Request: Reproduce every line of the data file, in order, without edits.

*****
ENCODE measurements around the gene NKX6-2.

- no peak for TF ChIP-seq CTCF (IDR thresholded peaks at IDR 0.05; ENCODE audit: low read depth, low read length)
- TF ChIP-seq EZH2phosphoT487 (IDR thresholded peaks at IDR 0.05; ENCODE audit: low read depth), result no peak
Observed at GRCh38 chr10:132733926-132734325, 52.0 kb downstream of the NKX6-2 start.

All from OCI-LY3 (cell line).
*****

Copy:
ENCODE measurements around the gene NKX6-2.

- no peak for TF ChIP-seq CTCF (IDR thresholded peaks at IDR 0.05; ENCODE audit: low read depth, low read length)
- TF ChIP-seq EZH2phosphoT487 (IDR thresholded peaks at IDR 0.05; ENCODE audit: low read depth), result no peak
Observed at GRCh38 chr10:132733926-132734325, 52.0 kb downstream of the NKX6-2 start.

All from OCI-LY3 (cell line).